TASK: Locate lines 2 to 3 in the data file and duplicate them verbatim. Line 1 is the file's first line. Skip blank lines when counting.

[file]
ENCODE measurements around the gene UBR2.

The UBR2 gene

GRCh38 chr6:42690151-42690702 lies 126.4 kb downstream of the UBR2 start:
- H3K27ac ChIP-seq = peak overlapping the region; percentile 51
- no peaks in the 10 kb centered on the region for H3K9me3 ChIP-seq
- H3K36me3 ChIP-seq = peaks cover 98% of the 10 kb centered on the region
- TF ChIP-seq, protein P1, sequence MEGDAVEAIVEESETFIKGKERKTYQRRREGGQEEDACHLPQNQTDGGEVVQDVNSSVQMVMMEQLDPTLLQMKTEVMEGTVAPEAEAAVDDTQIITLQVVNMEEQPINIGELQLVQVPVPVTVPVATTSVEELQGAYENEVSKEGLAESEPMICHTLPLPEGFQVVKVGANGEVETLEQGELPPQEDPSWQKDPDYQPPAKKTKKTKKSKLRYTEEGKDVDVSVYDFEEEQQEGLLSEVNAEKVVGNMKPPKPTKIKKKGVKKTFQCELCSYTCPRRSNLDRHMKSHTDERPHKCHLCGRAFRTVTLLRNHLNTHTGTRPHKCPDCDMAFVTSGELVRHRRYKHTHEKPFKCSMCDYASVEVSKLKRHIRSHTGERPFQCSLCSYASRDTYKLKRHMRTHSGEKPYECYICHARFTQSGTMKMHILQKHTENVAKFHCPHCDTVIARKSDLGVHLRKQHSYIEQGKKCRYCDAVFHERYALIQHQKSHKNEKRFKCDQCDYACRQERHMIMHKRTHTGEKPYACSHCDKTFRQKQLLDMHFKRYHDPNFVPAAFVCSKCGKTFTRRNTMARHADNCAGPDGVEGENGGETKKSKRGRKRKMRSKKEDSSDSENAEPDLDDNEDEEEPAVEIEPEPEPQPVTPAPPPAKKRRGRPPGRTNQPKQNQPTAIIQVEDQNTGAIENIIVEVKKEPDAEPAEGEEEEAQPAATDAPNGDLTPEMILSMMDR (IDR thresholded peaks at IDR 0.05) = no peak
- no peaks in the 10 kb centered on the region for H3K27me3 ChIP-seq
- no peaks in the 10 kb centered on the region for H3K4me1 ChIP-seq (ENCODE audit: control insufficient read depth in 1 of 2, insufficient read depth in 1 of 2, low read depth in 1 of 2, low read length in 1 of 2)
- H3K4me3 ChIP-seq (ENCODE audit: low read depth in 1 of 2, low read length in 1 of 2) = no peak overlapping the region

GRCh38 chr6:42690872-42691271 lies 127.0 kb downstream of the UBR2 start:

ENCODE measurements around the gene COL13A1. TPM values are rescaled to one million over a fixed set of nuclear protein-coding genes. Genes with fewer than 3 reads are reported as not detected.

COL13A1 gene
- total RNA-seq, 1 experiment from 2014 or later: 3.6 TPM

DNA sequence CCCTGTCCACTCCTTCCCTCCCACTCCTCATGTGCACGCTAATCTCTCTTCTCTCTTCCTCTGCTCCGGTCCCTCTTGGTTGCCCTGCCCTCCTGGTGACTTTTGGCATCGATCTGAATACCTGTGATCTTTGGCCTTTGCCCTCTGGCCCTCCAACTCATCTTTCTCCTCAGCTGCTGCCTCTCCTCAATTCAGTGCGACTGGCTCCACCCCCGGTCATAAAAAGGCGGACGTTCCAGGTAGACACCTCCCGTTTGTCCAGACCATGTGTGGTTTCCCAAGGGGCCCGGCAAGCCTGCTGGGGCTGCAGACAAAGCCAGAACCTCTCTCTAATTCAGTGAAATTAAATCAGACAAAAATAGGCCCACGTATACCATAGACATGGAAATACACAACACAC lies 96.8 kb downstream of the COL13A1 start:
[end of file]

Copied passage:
The UBR2 gene

GRCh38 chr6:42690151-42690702 lies 126.4 kb downstream of the UBR2 start: